In a move that breaks with the norms established by medical school accreditors, the dean of the University of Florida's College of Medicine has opted to admit a student from a politically connected family, even though the student didn't have the backing of the Medical Selection Committee.
Kone wouldn't name the student, but sources close to the situation identified him as Benjamin Mendelsohn, the son of Dr. Alan Mendelsohn, a Hollywood ophthalmologist and a Republican fundraiser who was a grassroots organizer for Gov. Charlie Crist during his 2006 campaign.
Before Kone took over as dean in May 2007, Gov. Crist sent a letter to UF in February 2007 on Mendelsohn's behalf. The letter, addressed to UF's admissions officer and copied to UF President Bernie Machen, urged UF to admit Mendelsohn to the Junior Honors Medical Program, an accelerated seven-year program that combines bachelor's and medical degrees.
'I have known Benjamin and his family for several years and know that Benjamin's affiliation with the University of Florida will mutually enhance the reputation of both Benjamin and the Medical Program,' Crist's letter states.
In 2006, the Mendelsohn family gave at least $33,257 to political candidates, 94 percent of which went directly to Republicans, according to the Florida Department of State's Division of Elections. Of that money, $1,682 went to Crist, including a $500 donation from Benjamin Mendelsohn himself.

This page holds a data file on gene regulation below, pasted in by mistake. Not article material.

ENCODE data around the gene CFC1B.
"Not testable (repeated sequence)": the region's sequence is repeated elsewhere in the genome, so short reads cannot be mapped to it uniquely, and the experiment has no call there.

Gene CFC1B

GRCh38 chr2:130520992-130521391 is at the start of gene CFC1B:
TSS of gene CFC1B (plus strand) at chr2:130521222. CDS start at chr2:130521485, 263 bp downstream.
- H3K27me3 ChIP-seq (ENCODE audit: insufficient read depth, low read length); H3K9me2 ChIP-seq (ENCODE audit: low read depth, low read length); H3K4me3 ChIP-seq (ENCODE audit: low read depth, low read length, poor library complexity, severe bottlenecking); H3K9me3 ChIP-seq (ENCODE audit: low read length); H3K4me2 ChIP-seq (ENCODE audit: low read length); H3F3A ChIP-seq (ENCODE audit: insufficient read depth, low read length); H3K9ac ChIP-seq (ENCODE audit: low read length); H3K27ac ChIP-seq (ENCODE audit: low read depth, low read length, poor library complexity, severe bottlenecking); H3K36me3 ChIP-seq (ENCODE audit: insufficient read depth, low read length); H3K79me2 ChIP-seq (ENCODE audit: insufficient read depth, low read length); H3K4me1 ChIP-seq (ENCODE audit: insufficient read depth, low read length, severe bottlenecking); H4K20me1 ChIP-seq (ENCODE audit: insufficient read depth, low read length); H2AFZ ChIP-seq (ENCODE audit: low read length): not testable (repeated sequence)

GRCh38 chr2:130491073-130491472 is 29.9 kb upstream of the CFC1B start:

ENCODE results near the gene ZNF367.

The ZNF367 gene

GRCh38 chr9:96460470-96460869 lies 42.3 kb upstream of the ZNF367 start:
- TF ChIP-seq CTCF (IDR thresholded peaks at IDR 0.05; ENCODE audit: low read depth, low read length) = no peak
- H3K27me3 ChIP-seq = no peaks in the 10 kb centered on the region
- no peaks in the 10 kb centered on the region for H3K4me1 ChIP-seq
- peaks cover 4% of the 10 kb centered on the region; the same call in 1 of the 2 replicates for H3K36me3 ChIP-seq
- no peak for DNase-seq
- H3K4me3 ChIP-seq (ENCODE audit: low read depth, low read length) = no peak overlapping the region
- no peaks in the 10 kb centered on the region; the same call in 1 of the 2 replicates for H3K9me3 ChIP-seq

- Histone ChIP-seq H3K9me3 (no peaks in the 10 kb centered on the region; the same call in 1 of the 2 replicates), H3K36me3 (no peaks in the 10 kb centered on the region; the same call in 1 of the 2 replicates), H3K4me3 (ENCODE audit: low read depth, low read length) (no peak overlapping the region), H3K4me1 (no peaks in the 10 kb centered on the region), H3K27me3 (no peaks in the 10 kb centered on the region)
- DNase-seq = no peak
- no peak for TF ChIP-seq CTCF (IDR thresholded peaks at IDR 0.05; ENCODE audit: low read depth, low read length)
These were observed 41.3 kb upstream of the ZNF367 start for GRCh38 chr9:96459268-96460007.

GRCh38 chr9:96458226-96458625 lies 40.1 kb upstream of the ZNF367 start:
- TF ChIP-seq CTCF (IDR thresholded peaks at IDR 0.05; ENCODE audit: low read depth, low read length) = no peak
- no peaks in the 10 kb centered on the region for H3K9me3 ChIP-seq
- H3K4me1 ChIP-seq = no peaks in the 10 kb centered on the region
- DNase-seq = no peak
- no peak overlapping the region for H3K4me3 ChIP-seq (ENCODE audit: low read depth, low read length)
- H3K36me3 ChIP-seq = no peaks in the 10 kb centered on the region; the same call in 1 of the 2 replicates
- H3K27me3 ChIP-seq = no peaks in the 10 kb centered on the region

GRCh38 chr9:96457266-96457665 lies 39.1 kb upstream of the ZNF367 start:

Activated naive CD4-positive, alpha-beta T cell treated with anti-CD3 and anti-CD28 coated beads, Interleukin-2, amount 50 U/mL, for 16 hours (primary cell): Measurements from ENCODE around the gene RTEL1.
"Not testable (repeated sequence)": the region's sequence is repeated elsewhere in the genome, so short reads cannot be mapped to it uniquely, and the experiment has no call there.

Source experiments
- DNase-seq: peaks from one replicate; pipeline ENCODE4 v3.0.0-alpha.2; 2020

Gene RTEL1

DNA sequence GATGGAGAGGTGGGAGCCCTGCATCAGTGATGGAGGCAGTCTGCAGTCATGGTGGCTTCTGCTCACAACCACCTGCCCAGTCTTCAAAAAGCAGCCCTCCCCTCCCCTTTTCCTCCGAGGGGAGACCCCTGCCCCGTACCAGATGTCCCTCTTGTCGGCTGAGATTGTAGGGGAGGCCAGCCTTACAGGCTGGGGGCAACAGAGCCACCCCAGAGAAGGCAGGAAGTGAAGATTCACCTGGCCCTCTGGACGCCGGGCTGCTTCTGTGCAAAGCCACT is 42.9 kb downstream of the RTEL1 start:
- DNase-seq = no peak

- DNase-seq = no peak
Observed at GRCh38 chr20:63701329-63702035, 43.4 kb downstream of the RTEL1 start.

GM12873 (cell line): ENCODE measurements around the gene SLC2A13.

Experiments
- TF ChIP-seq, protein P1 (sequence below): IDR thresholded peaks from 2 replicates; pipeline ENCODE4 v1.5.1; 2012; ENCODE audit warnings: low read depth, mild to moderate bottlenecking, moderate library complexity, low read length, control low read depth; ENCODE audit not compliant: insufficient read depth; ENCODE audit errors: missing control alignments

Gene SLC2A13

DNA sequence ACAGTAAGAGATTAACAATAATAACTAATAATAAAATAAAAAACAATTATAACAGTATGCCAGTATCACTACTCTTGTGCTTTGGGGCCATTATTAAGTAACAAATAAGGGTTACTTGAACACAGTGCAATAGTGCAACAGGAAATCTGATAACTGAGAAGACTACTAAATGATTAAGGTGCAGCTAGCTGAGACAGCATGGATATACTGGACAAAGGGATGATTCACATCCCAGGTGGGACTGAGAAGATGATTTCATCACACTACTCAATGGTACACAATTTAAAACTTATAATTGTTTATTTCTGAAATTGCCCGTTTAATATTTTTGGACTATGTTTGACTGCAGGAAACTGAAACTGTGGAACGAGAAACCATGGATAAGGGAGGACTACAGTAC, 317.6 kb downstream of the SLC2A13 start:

Alan Mendelsohn is a known fundraiser in the medical community. In 2005, he held a fundraiser in his own home where more than 150 physicians raised more than $100,000 for Crist, according to a news release from the Florida Medical Political Action Committee.
The Dean denied that politics influenced his decision.
The Dean also asserted that he had the power to admit the student against the wishes of the committee. It appears, however, that his action may have violated rules set by medical school accreditors.
'I can't even comment that there were any political connections that this person had, but I certainly wasn't influenced by any outside forces,' Kone said Thursday.
'There was no political influence related to this thing,' Kone added in a second interview Thursday night. 'There never will be. There never has been. This was an exceptional student, and I wish to God I could even tell you about (the student's) credentials.'
The move breaks with procedures described by the Liaison Committee on Medical Education, which provides accreditation to UF and medical schools throughout the U.S. and Canada.
'The final responsibility for selecting students to be admitted for medical study must reside with a duly constituted faculty committee,' according to the accrediting body's standards.
Furthermore, the accreditation standards say 'the selection of individual students must not be influenced by any political or financial factors.'
Barbara Barzansky, co-secretary of the Liaison Committee on Medical Education at the American Medical Association in Chicago, said the central role of faculty in admissions is well-established in the medical community.
'I think the standard speaks for itself. It expects that there be a faculty decision around admission,' she said.